Disc pasture meter calibration to estimate grass biomass production in the arid dunefield of the south-western Kalahari
The disc pasture meter (DPM) is a tool that is widely used to estimate aboveground standing grass biomass (ASB) in a rapid and non-destructive manner. Depending on the species composition, rangeland condition and local climate, available DPM calibrations may fail in providing precise measurements for a certain area. We calibrated a DPM for the arid dunefield savanna of the south-western Kalahari as found in the Northern Cape province of South Africa and bordering Namibia and Botswana. Assessments were done at 30 sites and restricted to inter-dune areas. The site selection accounted for different grazing conditions to ensure a better representation of the variability in ASB in the region. We determined grass species composition, basal cover and dry matter production in relation to height readings of the DPM. The grass sward was dominated by the species Stipagrostis ciliata, S. obtusa and Schmidtia kalahariensis, with a mean density of 25 cm point-to-tuft distances. Based on 90 paired observations of ASB and disc height (x; cm), the equation ӯ (kg ha−1) = 213.37(x) + 103.36 (r 2 = 0.760) was established. In comparison to other models, the equation avoids an overestimation of ASB in this vegetation type, and thus leads to more accurate estimations.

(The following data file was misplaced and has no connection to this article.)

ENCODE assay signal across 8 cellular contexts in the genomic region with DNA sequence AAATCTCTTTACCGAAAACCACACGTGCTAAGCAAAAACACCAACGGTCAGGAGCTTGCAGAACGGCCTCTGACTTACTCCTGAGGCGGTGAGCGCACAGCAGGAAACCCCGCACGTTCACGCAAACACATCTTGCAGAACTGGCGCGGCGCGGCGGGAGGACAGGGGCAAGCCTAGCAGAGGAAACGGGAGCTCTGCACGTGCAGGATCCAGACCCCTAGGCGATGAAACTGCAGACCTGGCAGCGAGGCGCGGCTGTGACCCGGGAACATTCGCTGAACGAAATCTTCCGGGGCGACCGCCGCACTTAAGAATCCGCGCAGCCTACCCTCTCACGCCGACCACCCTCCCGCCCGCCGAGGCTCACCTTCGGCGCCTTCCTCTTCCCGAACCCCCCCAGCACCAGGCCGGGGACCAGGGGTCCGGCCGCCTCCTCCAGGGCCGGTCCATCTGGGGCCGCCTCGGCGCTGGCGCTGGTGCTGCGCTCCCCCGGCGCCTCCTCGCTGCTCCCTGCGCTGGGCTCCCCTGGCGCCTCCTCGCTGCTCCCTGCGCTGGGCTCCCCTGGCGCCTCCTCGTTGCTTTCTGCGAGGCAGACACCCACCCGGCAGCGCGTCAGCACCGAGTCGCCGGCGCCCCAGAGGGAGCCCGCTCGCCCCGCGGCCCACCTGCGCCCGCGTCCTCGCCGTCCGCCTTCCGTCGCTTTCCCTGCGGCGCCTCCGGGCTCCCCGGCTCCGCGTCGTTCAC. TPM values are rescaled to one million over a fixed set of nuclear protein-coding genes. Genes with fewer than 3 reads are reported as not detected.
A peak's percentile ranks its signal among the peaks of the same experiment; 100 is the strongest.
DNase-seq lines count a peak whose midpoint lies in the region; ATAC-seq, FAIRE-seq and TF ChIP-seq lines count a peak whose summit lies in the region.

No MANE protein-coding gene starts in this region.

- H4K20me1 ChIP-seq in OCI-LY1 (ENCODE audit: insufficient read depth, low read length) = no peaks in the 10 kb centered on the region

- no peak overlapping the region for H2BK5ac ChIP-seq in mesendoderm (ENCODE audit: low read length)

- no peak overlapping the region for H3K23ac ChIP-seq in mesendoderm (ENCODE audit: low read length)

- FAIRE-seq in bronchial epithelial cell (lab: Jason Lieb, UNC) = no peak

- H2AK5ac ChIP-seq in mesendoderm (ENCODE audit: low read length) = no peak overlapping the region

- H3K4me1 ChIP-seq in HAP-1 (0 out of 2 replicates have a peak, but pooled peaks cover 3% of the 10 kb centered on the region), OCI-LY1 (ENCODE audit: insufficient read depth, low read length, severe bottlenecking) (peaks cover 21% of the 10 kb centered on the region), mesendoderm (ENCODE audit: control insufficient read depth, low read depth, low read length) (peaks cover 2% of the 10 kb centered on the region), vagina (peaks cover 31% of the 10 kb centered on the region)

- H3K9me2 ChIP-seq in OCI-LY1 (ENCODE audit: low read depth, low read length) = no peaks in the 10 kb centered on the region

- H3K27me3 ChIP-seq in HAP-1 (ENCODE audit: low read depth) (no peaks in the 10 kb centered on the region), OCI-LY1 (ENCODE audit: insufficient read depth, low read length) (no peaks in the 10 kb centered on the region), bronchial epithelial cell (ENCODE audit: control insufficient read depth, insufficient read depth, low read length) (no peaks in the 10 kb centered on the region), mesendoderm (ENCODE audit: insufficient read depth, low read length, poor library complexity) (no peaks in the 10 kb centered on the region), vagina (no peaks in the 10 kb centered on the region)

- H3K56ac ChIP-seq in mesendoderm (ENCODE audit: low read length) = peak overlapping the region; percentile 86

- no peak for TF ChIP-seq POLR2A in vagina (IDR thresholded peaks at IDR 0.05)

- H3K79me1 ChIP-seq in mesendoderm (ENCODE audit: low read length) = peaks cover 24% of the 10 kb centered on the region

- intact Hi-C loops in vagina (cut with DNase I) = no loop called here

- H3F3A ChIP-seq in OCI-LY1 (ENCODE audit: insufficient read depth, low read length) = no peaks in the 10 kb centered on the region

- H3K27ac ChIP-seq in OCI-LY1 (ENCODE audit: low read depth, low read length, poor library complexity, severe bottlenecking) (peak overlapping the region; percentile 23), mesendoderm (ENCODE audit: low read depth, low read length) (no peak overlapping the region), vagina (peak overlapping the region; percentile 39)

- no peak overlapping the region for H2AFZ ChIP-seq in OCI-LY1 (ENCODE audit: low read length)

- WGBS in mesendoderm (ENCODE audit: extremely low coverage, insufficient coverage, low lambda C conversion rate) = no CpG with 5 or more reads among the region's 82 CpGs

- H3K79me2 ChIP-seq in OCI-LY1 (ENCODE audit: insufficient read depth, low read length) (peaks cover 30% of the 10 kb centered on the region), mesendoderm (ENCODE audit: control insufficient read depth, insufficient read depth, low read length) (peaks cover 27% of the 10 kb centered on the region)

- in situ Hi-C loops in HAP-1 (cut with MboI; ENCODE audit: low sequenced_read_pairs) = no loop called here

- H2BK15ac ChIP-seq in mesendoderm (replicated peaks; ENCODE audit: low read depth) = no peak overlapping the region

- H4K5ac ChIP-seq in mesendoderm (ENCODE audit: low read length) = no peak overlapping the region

Keywords: forage production, grazing, range management, savanna, Stipagrostis spp